“Wanna play Tic-Tac-Toe?” I asked the young gal sitting next to me on the plane. She stared blankly. Wondering if her earbuds were stopping her from understanding me, I noted she had them in but not on as her shrug signaled she did not understand what I was asking. We spoke through gestures and this much I caught. She was from Guatemala. The language she spoke, I did not. Her dialect was from somewhere up in the mountains I’d never been and thus, our communication was limited.
With pen and paper in hand, I plunged in anyway. Drawing the four lines to form the game to which I was referring, her eyes lit up. Her high-pitched sigh indicated she was familiar with the territory we were about to enter.
Handing her the pen, she began with an O. I placed my X into position and as the game neared completion, it would soon be a win for her. Delighted she was to win me over so to speak. The second game was a win for her as well but this time, I hadn’t let her win as I’d done in the first round. She beat me fair and square! With a gleam in her eye, we finished six games. Three games went in her favor while the other three went to the “CAT.”
Her appreciation for the outreach was spoken through body language as the smile upon her face said it all. It revealed a deeper part of humanity that had been hidden with the facade of earbuds in but not on. Prior to engaging in such fashion, her fashion had been a bit isolating. Black seemed to be her choice of everything she sported from fingernails to eye makeup. Although her colorful hair indicated she appreciated a little more boldness than the rest of her attire, it was her smile that brought forth life.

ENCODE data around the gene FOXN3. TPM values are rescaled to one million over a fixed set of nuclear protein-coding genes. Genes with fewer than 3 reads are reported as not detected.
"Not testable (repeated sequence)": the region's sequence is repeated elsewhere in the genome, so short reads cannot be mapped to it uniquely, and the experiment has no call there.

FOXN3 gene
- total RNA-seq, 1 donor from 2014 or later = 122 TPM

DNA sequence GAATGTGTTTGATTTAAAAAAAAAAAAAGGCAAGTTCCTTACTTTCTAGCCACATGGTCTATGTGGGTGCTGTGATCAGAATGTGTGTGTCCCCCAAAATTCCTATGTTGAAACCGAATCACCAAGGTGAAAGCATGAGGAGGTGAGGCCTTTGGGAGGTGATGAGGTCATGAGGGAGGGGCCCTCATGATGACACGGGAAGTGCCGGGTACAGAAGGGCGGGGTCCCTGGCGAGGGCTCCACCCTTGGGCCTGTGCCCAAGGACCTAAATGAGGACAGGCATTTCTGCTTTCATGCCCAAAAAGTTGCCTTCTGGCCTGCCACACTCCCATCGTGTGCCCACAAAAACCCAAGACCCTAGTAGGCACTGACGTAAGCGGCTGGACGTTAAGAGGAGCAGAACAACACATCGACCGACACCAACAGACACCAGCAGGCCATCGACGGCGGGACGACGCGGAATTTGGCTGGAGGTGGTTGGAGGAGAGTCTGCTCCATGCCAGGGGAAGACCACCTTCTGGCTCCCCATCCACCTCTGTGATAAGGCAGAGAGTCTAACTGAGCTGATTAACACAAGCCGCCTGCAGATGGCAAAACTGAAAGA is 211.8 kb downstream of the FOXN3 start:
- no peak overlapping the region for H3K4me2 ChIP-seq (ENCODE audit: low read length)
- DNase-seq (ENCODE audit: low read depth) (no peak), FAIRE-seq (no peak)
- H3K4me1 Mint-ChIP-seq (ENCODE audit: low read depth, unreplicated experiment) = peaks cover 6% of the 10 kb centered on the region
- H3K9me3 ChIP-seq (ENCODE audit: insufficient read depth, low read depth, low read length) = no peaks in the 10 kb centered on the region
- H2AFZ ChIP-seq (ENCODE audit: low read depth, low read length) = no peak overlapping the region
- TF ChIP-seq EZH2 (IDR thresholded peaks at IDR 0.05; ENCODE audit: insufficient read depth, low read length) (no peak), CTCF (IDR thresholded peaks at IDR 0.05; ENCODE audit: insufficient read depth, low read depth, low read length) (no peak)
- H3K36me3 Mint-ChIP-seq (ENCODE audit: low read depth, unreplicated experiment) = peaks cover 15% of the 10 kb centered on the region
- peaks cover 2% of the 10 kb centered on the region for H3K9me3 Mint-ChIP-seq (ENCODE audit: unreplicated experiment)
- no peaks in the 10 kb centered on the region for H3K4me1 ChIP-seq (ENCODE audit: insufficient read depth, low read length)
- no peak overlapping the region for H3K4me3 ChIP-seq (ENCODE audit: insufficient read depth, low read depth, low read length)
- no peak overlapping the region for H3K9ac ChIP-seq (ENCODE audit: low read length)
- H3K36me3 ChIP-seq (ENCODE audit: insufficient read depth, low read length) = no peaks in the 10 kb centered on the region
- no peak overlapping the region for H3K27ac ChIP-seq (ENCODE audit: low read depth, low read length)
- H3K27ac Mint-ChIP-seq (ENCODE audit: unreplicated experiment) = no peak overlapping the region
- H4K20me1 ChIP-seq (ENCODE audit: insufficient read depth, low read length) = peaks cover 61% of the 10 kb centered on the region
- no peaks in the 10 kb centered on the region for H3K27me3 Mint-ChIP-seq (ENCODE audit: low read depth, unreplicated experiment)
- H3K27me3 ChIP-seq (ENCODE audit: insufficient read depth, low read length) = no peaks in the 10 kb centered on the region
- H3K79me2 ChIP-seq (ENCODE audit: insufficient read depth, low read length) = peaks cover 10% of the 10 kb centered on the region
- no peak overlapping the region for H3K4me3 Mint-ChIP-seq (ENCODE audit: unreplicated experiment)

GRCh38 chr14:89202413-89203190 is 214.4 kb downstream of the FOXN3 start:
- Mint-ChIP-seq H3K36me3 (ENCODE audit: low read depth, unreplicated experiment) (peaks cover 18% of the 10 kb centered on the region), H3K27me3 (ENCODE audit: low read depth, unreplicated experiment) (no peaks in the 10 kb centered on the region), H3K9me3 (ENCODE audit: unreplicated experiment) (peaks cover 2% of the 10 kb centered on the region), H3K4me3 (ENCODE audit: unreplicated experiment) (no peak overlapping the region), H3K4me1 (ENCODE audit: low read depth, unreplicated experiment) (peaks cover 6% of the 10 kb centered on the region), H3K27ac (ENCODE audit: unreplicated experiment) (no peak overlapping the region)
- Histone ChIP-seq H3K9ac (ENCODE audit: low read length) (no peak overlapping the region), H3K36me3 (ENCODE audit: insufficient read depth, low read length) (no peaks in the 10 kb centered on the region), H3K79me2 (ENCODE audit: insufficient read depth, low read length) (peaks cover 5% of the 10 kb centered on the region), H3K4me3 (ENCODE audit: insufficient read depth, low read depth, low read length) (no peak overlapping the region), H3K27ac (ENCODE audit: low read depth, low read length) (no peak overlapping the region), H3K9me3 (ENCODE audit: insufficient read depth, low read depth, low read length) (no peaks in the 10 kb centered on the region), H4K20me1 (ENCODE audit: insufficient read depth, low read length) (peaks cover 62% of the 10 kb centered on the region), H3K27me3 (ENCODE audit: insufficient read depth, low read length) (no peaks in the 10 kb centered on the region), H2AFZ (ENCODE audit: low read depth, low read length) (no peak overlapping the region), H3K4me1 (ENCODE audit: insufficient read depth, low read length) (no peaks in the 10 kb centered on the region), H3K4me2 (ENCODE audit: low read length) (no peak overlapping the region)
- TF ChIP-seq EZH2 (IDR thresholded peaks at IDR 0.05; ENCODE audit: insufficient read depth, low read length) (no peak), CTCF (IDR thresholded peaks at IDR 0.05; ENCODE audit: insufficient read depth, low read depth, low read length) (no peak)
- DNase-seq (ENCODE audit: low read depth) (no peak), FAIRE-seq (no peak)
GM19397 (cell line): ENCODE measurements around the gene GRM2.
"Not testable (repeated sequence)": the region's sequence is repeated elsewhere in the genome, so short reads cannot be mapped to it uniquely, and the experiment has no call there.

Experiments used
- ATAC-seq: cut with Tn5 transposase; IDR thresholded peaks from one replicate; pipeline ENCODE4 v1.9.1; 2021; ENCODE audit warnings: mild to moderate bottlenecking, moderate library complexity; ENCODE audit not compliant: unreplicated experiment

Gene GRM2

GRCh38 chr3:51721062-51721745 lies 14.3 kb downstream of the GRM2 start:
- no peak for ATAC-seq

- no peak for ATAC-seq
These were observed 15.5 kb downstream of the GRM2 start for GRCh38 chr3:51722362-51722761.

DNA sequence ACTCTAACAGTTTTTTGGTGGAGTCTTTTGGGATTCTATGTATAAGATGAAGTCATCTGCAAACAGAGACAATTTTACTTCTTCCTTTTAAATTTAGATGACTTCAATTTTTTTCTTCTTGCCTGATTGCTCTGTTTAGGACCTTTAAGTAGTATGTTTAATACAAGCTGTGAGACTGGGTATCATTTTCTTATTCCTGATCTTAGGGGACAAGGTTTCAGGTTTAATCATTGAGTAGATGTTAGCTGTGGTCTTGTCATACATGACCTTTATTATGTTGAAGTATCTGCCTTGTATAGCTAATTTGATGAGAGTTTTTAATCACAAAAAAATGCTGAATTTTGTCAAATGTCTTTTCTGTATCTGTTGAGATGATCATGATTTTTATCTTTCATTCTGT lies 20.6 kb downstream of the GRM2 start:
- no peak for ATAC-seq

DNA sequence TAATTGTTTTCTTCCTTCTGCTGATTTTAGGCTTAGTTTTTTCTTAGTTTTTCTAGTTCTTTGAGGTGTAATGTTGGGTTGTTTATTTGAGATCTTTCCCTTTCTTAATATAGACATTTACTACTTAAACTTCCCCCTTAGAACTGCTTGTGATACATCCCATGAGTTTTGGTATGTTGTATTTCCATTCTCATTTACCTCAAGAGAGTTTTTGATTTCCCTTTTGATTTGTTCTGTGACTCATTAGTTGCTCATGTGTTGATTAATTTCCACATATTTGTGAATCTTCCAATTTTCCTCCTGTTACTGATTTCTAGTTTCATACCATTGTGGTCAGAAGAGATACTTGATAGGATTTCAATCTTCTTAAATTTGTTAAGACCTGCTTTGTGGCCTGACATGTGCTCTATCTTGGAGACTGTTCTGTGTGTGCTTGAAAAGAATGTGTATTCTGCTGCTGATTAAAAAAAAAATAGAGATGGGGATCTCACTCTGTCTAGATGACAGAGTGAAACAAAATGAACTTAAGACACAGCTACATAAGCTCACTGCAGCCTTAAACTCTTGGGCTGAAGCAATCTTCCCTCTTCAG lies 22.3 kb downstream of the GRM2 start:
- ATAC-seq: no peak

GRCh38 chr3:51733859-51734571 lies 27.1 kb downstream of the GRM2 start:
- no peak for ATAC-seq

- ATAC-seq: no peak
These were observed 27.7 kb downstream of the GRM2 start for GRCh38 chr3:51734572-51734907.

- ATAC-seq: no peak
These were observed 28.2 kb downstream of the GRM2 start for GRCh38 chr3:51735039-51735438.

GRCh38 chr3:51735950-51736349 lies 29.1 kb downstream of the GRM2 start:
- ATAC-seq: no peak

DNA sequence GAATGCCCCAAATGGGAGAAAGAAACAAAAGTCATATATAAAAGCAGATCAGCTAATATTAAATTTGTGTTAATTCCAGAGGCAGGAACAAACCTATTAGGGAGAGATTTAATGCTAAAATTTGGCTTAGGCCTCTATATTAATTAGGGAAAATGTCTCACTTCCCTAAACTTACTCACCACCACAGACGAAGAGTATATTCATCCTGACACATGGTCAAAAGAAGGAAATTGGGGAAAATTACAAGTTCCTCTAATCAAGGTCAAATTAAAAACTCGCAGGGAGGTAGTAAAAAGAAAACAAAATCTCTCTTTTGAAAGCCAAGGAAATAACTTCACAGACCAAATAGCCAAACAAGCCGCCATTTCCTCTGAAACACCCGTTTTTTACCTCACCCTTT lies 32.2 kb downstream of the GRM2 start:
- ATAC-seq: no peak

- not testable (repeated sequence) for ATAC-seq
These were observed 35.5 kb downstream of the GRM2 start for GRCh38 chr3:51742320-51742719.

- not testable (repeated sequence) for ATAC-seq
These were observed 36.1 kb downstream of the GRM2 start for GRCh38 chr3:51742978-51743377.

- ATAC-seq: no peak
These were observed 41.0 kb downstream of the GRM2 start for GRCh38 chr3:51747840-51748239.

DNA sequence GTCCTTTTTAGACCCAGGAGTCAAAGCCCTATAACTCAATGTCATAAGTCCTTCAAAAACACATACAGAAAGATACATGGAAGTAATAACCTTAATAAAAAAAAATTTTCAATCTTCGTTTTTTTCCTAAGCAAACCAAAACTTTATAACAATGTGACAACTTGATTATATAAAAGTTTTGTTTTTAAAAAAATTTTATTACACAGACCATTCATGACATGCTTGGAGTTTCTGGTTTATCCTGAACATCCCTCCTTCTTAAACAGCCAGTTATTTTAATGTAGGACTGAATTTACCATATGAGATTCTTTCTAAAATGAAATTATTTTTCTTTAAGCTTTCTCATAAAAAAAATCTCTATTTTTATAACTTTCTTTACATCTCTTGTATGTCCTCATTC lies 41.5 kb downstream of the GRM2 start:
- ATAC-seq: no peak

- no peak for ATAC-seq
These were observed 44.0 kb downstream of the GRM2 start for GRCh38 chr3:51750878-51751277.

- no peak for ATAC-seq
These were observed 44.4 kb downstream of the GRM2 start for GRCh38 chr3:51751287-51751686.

It would have been easy to misread and recoil into my own private world of thoughts—creating a comfort zone that did not comfort anyone. It would have been easy to be put off by the differences between us, but truth is the distance between us was elbow-to-elbow in a tight row of three seats bound as one. I had no choice but to make contact. However, the contact made interpersonally brought light on the subject next to me as her face lit up when seen. She appeared to be a little shy and scared to go it alone on the journey for who knew where she belonged? She didn’t seem to know as of yet at her young age.
Apparently grandmas can enter into the lives of others and get away with it. Helping others feel safe is a grand calling and one that brings with it a wealth of riches mined. We can’t mine them if we mind our own business so make it your business to reach out. One just never knows which elbow next to you might need a little lift.
Soon, it was time to catch our connecting flights, but the connection made mid-air reminded me of the verse in 1 Thess. 5:11: “Therefore encourage one another…” It need not be a big planned out ordeal. It need not be a speech lifting high the cross from another’s shoulder. It might be as simple as engaging another because they walk beside you. May it be so. Amen.
Kathleen Kjolhaug, OblSB
This article was first published in Theology in the Trenches, a column written by oblate Kathleen Kjolhaug. Posted with permission. Read more articles on her blog, Theology in the Trenches.